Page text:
SANBORN – The Niagara Wheatfield School Board is on the cusp of formulating a palatable budget for next year but it still needs definite numbers from Albany.
School Superintendent Daniel Ljiljanich told the board members Wednesday that without any projected increase in aid, the district would have to cover a budget gap of $209,265, an amount significantly less than what was expected a few weeks ago.
The difference is that the state-mandated property tax cap has gone down for Niagara Wheatfield. The original projections showed the district had to reduce property taxes by 1.4 percent.
The latest figures have brought the tax reduction to less than 1 percent or 0.7 percent.
School business director Allison Brady explained that an additional five agreements for payments in lieu of taxes with businesses through the Niagara County Industrial Development Agency had to be included in the tax cap formula. The difference means that the budget proposal taken to voters in May does not have to reflect as much of a property tax reduction, it was noted.
Ljiljanich said that if the final state budget grants more aid to the district, the money could be applied to the shortfall. But timing is critical as Niagara Wheatfield has to adopt a proposed budget by April 6.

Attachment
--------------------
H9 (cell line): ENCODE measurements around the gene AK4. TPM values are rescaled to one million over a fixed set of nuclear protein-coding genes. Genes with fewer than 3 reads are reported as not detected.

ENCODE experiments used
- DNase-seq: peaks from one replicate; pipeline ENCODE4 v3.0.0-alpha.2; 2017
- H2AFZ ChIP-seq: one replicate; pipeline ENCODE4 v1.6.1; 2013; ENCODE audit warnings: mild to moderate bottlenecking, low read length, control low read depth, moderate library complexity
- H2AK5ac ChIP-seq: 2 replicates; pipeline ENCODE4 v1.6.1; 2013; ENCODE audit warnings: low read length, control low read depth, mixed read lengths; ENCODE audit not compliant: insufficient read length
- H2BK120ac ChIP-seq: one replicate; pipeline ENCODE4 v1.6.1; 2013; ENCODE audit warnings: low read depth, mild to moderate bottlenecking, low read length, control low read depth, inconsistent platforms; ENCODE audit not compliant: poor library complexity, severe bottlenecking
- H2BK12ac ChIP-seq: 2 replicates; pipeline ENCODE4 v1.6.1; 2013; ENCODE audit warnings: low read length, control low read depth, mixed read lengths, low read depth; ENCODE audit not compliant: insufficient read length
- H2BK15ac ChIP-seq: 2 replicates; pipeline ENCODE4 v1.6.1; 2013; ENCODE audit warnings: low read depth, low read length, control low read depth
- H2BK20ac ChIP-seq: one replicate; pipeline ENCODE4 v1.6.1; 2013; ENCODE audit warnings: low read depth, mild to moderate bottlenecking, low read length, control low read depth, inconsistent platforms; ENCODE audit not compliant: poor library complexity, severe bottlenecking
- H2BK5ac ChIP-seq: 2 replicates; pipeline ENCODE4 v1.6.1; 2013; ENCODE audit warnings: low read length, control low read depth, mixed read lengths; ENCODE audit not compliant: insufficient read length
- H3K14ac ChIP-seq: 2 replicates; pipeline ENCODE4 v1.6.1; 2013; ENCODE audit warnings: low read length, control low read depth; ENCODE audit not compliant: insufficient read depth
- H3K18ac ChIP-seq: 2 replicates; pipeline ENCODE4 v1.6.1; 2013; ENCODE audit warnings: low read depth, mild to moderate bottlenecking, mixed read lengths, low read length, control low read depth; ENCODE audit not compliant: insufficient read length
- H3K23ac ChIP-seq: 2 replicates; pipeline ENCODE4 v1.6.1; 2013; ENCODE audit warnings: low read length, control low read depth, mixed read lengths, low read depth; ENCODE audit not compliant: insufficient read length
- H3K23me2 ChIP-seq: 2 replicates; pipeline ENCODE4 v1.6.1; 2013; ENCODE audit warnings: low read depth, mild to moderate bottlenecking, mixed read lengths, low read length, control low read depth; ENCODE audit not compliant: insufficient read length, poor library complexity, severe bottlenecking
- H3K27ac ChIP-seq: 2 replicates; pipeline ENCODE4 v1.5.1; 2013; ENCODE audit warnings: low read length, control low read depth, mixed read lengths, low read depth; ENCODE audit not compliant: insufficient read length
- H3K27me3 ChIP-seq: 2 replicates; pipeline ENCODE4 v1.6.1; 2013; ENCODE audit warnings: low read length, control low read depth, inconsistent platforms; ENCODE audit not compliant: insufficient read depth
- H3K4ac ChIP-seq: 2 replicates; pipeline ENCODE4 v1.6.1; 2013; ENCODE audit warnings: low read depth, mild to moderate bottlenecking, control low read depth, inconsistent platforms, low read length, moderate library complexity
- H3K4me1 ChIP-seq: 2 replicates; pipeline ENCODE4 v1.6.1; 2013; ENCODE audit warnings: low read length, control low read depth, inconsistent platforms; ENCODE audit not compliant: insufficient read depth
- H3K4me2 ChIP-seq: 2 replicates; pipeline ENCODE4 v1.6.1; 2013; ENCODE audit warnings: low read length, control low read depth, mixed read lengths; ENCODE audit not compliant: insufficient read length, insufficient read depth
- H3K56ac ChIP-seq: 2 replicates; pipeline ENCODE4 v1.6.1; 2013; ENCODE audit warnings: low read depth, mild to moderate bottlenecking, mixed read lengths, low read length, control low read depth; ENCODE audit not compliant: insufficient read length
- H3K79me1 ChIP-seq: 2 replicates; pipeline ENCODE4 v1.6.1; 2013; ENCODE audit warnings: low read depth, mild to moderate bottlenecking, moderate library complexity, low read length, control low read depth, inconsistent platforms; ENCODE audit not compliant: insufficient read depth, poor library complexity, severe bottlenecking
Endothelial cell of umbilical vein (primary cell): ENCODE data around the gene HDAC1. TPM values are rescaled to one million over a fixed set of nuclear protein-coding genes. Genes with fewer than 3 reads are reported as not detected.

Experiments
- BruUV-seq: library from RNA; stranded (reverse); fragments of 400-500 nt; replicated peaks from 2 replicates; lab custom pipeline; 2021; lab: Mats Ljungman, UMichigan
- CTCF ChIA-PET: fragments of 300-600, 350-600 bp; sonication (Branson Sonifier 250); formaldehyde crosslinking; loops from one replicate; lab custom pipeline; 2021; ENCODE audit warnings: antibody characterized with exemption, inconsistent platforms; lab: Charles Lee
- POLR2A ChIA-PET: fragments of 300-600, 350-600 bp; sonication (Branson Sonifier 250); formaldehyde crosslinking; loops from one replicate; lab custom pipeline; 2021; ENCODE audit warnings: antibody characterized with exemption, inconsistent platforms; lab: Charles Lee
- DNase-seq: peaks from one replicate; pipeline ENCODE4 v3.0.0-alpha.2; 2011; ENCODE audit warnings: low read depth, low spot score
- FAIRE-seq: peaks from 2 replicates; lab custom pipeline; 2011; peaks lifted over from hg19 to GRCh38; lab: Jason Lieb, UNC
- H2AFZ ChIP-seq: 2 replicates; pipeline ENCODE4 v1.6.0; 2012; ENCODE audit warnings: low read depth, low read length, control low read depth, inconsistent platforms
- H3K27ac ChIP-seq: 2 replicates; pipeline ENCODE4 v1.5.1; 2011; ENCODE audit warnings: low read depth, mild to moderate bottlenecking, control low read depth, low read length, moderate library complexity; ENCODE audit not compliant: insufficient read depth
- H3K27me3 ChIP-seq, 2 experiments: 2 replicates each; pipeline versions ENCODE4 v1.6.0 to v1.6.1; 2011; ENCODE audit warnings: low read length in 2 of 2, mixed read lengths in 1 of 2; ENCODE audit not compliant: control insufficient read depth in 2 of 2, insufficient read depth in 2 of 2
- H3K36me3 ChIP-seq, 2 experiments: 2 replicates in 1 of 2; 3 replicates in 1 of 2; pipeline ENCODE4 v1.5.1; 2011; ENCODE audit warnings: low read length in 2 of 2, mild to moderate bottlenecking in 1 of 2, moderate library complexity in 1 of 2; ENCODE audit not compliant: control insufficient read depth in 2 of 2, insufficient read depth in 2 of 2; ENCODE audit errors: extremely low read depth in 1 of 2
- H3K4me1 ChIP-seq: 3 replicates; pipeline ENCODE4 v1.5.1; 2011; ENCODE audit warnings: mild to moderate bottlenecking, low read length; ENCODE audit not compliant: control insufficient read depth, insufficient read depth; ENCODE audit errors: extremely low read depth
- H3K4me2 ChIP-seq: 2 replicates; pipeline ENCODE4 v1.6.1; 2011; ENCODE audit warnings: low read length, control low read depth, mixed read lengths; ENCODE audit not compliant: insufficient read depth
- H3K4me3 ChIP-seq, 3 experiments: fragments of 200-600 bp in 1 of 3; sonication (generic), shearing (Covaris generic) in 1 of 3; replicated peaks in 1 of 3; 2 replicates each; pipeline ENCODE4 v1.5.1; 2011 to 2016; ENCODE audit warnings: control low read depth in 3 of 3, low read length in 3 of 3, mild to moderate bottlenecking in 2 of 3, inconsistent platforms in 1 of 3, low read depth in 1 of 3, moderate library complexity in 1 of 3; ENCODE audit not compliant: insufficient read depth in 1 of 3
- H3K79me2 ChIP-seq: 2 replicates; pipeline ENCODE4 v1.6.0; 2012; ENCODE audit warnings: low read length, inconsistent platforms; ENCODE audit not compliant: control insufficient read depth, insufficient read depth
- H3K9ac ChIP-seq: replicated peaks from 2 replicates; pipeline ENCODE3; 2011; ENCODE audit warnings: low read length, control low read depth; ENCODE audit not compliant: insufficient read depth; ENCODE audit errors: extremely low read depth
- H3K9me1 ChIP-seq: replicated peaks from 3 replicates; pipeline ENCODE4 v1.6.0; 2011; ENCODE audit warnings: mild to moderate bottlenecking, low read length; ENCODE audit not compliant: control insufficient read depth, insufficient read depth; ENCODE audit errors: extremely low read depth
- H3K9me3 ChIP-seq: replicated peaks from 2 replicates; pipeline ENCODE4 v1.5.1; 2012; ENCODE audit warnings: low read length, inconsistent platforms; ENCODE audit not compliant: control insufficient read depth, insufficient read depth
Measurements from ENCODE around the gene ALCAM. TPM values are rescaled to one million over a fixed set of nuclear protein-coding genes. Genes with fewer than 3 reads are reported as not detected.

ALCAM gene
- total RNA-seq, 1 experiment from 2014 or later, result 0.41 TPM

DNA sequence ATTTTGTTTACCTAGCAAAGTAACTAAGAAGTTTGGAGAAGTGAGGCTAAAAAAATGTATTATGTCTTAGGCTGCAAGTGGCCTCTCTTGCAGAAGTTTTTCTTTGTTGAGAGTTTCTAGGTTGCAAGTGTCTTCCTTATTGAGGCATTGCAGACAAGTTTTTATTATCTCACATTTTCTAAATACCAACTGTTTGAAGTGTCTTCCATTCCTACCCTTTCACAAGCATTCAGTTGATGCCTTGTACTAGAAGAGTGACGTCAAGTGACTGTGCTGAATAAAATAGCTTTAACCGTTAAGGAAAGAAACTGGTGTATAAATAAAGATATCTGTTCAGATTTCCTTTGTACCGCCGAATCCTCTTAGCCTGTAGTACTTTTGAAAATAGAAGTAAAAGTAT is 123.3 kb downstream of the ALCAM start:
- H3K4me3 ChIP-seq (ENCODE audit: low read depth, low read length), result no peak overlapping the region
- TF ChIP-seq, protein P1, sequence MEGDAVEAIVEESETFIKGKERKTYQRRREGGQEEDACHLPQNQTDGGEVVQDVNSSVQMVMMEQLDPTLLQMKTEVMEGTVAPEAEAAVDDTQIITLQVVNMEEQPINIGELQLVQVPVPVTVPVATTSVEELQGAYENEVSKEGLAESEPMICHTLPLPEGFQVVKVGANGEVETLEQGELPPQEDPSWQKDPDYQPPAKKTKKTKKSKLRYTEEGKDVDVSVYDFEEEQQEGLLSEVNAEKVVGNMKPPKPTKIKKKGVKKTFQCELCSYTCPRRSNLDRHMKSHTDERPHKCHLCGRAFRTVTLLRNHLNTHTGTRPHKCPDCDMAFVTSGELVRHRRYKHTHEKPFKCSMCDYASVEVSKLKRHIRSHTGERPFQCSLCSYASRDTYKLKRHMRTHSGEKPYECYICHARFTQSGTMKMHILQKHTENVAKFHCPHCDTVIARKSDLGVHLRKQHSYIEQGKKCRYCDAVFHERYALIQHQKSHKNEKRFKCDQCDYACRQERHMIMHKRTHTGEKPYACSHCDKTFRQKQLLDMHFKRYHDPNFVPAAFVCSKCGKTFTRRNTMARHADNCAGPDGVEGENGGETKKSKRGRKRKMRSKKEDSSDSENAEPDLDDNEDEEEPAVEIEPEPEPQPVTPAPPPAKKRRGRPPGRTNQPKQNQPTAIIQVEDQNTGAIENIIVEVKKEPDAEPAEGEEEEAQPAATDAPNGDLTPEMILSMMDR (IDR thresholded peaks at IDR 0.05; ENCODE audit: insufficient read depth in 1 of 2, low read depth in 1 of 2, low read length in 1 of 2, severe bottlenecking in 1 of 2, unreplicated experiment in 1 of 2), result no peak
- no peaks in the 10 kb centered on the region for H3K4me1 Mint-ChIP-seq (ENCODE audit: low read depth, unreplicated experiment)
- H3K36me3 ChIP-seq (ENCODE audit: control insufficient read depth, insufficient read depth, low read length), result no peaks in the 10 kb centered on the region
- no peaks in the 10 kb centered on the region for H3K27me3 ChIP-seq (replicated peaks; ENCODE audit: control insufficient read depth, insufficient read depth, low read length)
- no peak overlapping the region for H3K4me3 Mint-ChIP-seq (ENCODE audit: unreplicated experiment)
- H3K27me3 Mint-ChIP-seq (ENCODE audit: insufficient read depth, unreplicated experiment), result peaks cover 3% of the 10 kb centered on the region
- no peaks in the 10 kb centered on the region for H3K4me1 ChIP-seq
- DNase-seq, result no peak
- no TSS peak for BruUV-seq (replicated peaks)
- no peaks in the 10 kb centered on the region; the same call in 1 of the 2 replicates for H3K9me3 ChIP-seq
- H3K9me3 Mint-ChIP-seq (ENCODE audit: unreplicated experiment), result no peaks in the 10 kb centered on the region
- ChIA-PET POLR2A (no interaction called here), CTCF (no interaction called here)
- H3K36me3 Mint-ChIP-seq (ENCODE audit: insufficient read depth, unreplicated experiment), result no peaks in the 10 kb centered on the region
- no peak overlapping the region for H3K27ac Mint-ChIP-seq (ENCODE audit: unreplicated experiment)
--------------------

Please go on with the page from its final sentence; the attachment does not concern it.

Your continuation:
“The frustration is that we will find out close to when our decision is going to have to be made,” he explained.
If no increase in state aid comes, the district does have some options to fall back on.
The district could apply more of the money it gets from the State Power Authority in host community funds, utilize some of its unappropriated fund balance or increase the tax levy.
To increase the tax levy, the budget would have to pass by a “super majority” of voters or 60 percent. Such an accomplishment is generally considered unlikely as most residents want taxes reduced.
The district is expected to bring a budget of $31.860 million to voters May 17 that includes a number of expenditures that were eliminated in previous years.
The additions include modified sports, additional music instruction, technician services, a cafeteria monitor at Colonial Village Elementary School, a transportation attendant and typist, increases in special education, increases in contract busing and a capital outlay project contribution of $100,000.
Brady noted that the $253,300 in contract busing for special-education students represented an increase of about 600 percent over what was paid this year. Only one bid for the mandated service came in. The company, First Student Bus Services, provides five buses to transport seven special-needs students, according to the discussion.